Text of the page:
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An Overview of Health Insurance Exchanges Joe Touschner, Georgetown University Center for Children and Families Lynn Quincy, Consumers Union Nancy Turnbull,

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Presentation on theme: "An Overview of Health Insurance Exchanges Joe Touschner, Georgetown University Center for Children and Families Lynn Quincy, Consumers Union Nancy Turnbull,"— Presentation transcript:

1 An Overview of Health Insurance Exchanges Joe Touschner, Georgetown University Center for Children and Families Lynn Quincy, Consumers Union Nancy Turnbull, Harvard University School of Public Health From Vision to Reality: State Strategies for Health Reform Implementation November 11, 2010

2 Organized marketplace Available to individuals and small businesses State-based (mostly) Target date: January 1, 2014 What is an insurance exchange?

3 Exchange Coverage Employer Coverage Exchange Coverage is a Key to Health Reform Public Programs (Medicaid/ CHIP/Medi care) Public Programs (Medicaid/ CHIP/Medi care)

4 Where Individuals/Families Will Obtain Coverage in 2019

5 Change in Coverage Sources, Source: Georgetown Center for Children and Families analysis of Congressional Budget Office, Cost Estimate of HR 4872, Reconciliation Act of 2010 (Final Health Care Legislation) (March 20, 2010). Millions Unsubsidized Subsidized 5 19

6 6 Lynn Quincy November 11, 2010 Health Insurance Exchanges – Key Issues for States and Advocates

7 7 How is an Exchange different from the market we have now? Depends on the exchange design… Might not be very different: like the HHS portal showing plans available on the market today Has potential to be better: high levels of participation and strong authorizing legislation potentially make the exchange a powerful negotiator--driving health plan improvements and reducing premium volatility

8 8 How are Exchange Rules Different from the Outside Market? Inside the ExchangeOutside the Exchange Guaranteed Coverage with limited rating factors Must Cover Essential Benefits* Limits on cost-sharing Health plans arrayed into tiers based on actuarial value* Health Plan Quality Reporting Tax Credits for those under 400% FPL Tax Credits for small, low-wage businesses Additional health plan reporting * Does not apply to large employer plans

9 9 Exchange Success Affected by Many Factors --many outside the direct scope of Exchange Exchange ?? Basic Health Plan? Size of the market? Is small group combined with individual? Number of Insurers? How competitive? Exchange governance & authority Provider Supply? HHS rules re: risk adjustment & eligibility

10 10 Eight Difficult Issues Facing States * governance health plan certification making exchanges attractive to small employers consumer information minimize/avoid adverse selection eligibility determinations for premium tax credits & cost-sharing reductions and coordination with public insurance programs reducing administrative costs accommodating large employers * List from Tim Josts paper: Health Insurance Exchanges and the Affordable Care Act: Eight Difficult Issues, September 30, 2010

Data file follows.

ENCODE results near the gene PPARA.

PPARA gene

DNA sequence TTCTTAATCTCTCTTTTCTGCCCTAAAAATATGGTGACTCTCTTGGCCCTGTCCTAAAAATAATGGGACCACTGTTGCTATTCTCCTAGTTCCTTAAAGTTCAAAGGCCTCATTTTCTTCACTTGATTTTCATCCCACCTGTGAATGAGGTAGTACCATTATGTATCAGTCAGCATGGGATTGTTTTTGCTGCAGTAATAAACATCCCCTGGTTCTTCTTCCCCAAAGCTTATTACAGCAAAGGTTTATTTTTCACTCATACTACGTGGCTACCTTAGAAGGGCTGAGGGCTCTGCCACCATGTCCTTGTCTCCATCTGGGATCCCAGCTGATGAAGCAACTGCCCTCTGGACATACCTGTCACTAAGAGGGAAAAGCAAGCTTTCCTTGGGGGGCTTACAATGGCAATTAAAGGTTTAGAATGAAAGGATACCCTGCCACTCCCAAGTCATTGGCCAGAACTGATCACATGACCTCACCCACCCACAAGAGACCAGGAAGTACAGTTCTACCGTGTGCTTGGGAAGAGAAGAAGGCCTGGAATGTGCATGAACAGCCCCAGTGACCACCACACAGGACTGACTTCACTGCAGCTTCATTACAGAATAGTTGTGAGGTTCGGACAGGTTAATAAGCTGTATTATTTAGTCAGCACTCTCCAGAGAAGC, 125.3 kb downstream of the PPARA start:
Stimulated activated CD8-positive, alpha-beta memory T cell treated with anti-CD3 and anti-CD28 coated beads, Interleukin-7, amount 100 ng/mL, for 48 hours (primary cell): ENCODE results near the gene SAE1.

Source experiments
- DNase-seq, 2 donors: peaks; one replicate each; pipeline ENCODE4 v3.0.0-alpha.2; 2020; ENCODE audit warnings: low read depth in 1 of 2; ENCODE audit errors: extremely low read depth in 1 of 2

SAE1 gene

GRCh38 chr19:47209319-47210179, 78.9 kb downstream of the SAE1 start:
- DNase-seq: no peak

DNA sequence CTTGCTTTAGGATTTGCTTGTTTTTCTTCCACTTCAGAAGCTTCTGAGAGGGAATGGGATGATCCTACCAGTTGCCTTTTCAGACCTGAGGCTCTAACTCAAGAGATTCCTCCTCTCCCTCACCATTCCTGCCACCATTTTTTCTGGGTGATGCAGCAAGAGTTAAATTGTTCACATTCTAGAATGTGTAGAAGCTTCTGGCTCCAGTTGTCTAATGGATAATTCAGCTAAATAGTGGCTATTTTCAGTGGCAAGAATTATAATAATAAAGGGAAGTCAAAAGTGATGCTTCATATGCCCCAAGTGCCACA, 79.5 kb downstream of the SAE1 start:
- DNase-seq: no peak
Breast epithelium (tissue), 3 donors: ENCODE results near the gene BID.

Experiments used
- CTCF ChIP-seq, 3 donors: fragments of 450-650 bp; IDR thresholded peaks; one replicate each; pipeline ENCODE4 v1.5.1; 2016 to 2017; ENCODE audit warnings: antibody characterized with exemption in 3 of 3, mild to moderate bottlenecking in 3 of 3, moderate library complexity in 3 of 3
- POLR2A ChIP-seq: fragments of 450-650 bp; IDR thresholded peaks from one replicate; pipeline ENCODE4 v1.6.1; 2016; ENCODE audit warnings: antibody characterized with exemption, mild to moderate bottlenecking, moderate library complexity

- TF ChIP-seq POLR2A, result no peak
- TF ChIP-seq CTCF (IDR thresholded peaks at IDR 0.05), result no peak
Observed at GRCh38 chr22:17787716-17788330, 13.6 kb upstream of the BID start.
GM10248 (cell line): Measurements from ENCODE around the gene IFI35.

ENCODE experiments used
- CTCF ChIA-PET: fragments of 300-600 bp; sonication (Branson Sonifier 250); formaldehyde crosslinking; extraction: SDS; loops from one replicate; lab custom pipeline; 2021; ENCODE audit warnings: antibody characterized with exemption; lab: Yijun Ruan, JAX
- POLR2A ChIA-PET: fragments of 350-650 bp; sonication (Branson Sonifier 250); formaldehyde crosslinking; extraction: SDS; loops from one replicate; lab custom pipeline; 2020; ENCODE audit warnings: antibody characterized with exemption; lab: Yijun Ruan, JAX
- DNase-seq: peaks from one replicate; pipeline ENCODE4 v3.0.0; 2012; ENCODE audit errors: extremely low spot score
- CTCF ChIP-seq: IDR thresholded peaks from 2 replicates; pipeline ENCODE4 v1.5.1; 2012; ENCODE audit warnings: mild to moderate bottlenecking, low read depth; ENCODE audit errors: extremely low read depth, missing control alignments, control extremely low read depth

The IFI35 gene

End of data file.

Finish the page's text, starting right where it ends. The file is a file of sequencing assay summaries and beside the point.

11 11 Issue: Governance Q: State agency or by a nonprofit entity? Important Goals: Avoid conflicts of interest Independence – must not be subject to political winds Recommendations: An independent agency Management: apolitical and professional Governing board: include representatives of state agencies with which the exchanges must work, interested parties, and persons with relevant expertise Outsourcing: only those services for which competitive markets exist and for which performance can be readily monitored

12 12 Issue: Health Plan Certification Goal: Rules should encourage competition on price and quality while ensuring a sufficient number of participating plans. Recommendations: Authorizing legislation must NOT require exchanges to admit all insurers in the market Authorizing legislation SHOULD give exchanges the option of being an active purchaser, should market conditions permit Authorizing legislation SHOULD permit further standardization of benefits Develop better techniques for measuring local market conditions Need clear delineation of regulatory roles between state insurance department and the exchange

13 13 Issue: Attracting Small Employers Q: How to attract small employers, in light of past difficulties of small employer pools? Note: Even though many fail, some pools succeedHealthPass (NYC), Montana Small Business Purchasing Pool* Recommendations: Administrative ease Offer aggregated billing and option for fixed employer contribution Make stability of exchange offerings a priority *See small employer chapter in Quincy, Designing Subsidized Health Coverage Programs to Attract Enrollment, Dec

14 14 A closely related Issue: Attracting Individuals Q: How to attract individuals if their subsidy is small or non-existent? Recommendations: Manage expectations Make the exchange easy-to-use BUT also invest in the navigator program Make stability of exchange offerings a priority Monitor consumer reactions and fine-tune as needed Consider state-based subsidies as uncompensated care needs shrink